33 Filariasis Prevalent in 3rd world countries; Can still be treated successfully with CDT.Most therapists in the US will never encounter Filariasis.
35 Pneumatic Compression Pumps Advantages:Can be used at home by patientsFast applicationFinancially lucrative for DME vendors ($4000 per pump)
36 Pneumatic Compression Pumps Disadvantages:Disregards the fact that the ipsilateral trunk can be involved in the lymphedemaIn LE edema, the pump can cause genital edema; in UE edema, the pump can cause breast edemaDoes not address tissue fibrosis and extended use can cause additional fibrosisRequires many hours a day with the affected limb elevatedThe pump can traumatize residual, functioning lymphatics, especially of the UE
37 Pneumatic Compression Pumps More disadvantages than advantages, but there are times when pumps are an appropriate choiceUse ONLY IF:Teach the patient MLD to clear the trunk firstUse recommended safe settingsUE mmHgLE mmHgCVI patients will benefit from a pump
38 Surgery Microsurgical techniques Liposuction Debulking/Reduction proceduresMicrosurgical – transplant collectors, only work in supine, gravity is too much. Only about 20/yearLiposuction – still will need compression, edema can very very easily recur
39 Why surgical options do not always succeed… A blocked system must be made intactThe direction of flow must be correctThe inflow of the reconstructed system must be adequate and the outflow must remain openPatency must be lasting
40 History of Complete Decongestive Therapy…. Emil Vodder, Ph.D., P.T.discovered that massage therapy boosted people’s immune systems. They began to massage swollen lymph nodes and noticed common colds improving. He created his first publication of this and coined the term MLD (manual lymph drainage).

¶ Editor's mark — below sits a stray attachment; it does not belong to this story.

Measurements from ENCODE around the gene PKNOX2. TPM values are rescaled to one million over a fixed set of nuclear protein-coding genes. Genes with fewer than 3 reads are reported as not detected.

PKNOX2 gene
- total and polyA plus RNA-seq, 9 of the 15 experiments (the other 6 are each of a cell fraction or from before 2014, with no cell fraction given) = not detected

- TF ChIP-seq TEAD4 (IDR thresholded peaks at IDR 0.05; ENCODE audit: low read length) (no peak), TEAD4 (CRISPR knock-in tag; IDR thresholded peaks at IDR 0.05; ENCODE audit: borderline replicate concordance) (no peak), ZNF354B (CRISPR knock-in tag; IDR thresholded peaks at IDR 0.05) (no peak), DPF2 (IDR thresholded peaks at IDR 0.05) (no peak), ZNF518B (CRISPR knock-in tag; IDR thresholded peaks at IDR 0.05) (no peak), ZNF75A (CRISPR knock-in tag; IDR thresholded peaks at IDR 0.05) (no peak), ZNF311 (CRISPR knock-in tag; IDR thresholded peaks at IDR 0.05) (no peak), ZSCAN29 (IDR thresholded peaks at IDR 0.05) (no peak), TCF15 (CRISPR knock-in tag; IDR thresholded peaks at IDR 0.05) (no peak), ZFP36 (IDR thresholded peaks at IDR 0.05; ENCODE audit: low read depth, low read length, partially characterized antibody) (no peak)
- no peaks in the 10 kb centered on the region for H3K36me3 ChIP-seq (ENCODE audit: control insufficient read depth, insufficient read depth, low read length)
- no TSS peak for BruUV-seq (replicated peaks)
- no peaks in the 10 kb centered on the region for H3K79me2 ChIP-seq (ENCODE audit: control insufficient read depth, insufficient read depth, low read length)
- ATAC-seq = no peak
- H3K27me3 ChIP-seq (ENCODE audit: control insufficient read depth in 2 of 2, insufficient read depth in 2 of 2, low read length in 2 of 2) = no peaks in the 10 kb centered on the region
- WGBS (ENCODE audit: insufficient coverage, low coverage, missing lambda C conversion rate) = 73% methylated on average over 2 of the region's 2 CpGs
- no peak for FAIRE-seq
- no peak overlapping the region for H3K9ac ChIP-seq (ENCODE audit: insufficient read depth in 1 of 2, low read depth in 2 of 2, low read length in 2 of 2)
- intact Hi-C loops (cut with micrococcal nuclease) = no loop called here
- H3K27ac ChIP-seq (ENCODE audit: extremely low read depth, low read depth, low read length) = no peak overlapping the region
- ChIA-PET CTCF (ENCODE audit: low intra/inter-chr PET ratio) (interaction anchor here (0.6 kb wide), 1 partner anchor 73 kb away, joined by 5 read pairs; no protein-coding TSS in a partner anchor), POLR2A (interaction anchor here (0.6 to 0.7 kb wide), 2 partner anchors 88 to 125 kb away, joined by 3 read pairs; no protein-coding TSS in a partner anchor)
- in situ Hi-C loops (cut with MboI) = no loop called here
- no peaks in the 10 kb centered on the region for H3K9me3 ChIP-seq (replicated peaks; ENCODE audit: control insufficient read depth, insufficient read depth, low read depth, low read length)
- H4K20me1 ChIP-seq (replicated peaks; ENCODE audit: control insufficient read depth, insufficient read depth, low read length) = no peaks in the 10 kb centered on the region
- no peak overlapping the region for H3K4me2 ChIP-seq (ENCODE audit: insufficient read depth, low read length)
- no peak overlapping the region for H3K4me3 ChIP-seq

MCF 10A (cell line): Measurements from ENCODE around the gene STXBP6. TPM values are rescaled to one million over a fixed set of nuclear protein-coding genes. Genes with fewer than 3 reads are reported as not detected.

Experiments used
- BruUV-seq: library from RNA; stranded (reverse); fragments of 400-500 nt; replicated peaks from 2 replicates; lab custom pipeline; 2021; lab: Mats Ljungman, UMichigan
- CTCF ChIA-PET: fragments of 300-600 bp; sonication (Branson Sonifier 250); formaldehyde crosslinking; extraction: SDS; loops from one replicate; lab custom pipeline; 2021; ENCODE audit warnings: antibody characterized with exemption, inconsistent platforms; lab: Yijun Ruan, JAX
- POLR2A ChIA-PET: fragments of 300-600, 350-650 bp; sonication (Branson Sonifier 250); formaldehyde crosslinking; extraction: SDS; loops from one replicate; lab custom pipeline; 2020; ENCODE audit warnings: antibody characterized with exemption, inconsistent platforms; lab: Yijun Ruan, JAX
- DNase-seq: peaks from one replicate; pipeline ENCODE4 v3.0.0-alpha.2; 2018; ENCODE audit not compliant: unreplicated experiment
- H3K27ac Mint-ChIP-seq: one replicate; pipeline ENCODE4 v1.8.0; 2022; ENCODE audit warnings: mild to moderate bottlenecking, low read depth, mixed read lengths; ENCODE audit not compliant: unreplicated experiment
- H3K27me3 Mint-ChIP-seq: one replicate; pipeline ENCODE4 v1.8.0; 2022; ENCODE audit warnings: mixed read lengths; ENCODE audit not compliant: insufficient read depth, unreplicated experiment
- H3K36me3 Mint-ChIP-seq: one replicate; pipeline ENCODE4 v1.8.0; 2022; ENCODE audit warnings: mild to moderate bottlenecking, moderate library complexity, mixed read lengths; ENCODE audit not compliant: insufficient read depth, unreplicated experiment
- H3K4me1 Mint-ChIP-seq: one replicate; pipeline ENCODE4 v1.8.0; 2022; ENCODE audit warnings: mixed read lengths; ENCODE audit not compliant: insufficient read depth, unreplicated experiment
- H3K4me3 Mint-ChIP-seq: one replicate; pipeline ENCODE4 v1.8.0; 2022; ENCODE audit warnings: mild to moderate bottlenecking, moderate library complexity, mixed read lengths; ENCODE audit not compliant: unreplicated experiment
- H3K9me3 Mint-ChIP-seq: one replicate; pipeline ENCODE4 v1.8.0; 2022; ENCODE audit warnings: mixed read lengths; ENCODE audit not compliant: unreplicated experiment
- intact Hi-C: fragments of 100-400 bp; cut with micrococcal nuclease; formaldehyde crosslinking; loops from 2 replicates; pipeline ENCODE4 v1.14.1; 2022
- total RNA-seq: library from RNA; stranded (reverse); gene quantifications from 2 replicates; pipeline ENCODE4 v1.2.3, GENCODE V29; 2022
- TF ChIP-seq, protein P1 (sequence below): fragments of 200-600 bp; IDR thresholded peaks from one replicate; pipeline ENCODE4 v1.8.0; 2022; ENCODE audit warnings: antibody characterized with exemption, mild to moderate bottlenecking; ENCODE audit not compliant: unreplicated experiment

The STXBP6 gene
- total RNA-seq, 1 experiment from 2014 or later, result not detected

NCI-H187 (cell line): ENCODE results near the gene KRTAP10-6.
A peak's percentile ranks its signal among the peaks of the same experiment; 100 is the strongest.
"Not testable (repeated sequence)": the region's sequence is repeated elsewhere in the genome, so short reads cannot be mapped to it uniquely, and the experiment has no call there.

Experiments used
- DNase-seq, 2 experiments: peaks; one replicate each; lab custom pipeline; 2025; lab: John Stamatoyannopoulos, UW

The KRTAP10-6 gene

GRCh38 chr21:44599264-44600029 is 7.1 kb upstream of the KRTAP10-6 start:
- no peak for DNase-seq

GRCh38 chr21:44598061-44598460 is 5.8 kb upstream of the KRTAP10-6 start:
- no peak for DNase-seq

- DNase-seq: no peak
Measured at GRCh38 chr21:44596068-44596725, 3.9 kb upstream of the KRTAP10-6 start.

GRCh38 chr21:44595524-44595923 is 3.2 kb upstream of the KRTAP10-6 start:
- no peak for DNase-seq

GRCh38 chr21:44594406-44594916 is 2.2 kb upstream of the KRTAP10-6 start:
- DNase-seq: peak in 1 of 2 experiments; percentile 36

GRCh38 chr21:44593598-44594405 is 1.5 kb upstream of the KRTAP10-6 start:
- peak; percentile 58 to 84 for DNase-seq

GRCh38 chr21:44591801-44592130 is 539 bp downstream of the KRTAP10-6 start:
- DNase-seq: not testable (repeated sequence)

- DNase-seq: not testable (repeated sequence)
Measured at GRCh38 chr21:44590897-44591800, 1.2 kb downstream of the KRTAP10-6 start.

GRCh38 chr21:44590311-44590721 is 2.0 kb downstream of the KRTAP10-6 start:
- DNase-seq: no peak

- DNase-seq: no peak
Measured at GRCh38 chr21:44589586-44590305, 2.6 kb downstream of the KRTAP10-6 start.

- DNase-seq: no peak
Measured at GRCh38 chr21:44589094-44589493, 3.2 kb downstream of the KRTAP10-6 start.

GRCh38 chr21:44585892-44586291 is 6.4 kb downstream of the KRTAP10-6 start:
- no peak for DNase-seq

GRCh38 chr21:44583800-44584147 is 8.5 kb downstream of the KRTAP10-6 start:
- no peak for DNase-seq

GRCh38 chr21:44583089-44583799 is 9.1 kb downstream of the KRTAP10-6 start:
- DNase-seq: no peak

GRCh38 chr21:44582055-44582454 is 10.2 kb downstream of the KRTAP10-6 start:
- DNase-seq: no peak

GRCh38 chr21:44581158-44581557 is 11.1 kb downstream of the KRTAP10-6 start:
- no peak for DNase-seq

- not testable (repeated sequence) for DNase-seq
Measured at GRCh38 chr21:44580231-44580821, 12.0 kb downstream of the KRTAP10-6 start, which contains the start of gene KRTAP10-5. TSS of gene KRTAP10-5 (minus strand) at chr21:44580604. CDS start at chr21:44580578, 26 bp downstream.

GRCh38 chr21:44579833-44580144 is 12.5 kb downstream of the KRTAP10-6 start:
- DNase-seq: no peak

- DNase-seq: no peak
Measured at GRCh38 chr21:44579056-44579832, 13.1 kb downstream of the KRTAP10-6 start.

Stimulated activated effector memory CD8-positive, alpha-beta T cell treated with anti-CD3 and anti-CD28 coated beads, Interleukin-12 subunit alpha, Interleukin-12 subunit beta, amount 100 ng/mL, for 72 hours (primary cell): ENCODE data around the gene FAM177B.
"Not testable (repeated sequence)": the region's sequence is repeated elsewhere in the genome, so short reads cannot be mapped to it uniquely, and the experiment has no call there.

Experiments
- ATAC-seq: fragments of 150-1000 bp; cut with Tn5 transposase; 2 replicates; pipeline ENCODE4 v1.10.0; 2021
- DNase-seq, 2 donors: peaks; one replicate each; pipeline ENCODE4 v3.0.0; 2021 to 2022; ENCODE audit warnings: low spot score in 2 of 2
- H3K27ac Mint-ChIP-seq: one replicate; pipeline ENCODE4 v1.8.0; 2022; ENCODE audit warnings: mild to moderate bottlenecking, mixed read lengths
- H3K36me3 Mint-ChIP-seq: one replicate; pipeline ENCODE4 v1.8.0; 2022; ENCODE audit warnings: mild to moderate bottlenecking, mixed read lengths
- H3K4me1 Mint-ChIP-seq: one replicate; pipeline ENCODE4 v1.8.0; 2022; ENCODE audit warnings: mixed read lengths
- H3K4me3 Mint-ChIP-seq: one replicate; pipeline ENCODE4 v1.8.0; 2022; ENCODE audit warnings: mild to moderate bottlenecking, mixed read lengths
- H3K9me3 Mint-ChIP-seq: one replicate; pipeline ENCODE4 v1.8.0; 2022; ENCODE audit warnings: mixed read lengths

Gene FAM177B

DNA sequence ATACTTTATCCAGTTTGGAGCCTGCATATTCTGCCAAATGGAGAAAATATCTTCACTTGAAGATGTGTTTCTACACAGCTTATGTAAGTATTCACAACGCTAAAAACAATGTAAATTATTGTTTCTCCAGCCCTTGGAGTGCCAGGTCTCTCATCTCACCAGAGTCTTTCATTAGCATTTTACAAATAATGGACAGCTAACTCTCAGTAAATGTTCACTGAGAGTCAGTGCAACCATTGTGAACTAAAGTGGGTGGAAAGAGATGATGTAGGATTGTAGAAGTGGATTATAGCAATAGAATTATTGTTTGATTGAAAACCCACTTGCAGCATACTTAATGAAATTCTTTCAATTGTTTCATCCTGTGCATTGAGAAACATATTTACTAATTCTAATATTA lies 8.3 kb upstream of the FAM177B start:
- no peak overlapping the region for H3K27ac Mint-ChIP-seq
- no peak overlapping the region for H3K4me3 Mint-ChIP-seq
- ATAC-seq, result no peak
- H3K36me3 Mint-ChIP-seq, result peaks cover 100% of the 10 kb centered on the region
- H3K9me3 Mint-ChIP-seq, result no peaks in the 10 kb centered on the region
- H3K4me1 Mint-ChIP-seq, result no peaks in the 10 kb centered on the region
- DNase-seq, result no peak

41 History of Complete Decongestive Therapy…. Michael Foeldi, M.D. and Ethel Foeldi, M.D.In the 1980’s, Prof. Foeldi advancedlymphedema considerably by combining MLD,bandaging, exercise,skin and nail care into“Complete Decongestive Therapy.”
42 Components of CDT MLD Compression bandaging Exercise Skin and nail careInstructions in self care
43 Manual Lymph Drainage MLD is a gentle manual treatment which improves theactivity of the lymph vascular system.In lymphedema, it reroutes the lymph flow around blocked areas into centrallylocated healthy areas which then can drain into the venous system.
45 Manual Lymph Drainage Improves lymph production Increases lymphangio-motoricityImproves lymph circulation and increases the volume of lymph transportedSpecial techniques help break down fibrous connective tissuePromotes relaxation and has an analgesic effectThere is research that proves slight stimuli increases the frequency of contraction of lymph vessels
46 Compression bandaging Short stretch bandages (Rosidal, Comprilan) are applied to increase the tissue pressure in the edematous extremity.Reduces the ultrafiltration rateImproves efficiency of the muscle and joint pumpsPrevents re-accumulation of evacuated lymph fluidHelps break down fibrous connective tissue that has developed
49 ExercisePerformed with the bandages on or while wearing a compression garment.Active ROM, stretching, strengtheningLow exertionDiaphragmatic breathingIncrease muscle and joint pumpingIncrease lymph vessel activityIncrease venous and lymphatic return
50 Skin and Nail CareEliminate bacteria and fungal growth by using medicated powders, hydrocortisone cream where indicated.Reduce the risk of infection by avoiding injury, cleaning all injuries immediately, calling MD at first sign of infection.
51 Self Care Patients should be instructed in the following: Skin and nail careInfection prevention (cellulitis is very common)Self-bandagingSelf-MLD as neededExerciseDonning and doffing compression garmentRegular follow-up visits
52 CDT is a Two-Phase Therapy Phase 1 (Treatment Phase)Meticulous skin/nail careMLDCompression bandagingExerciseSelf care education** lasts as long as necessary
53 CDT is a Two-Phase Therapy Phase 2 (Maintenance Phase)Patient wears compression garments during the dayPatient bandages at nightMeticulous skin and nail careDaily exerciseMLD as neededRegular follow-up visits**life long maintenance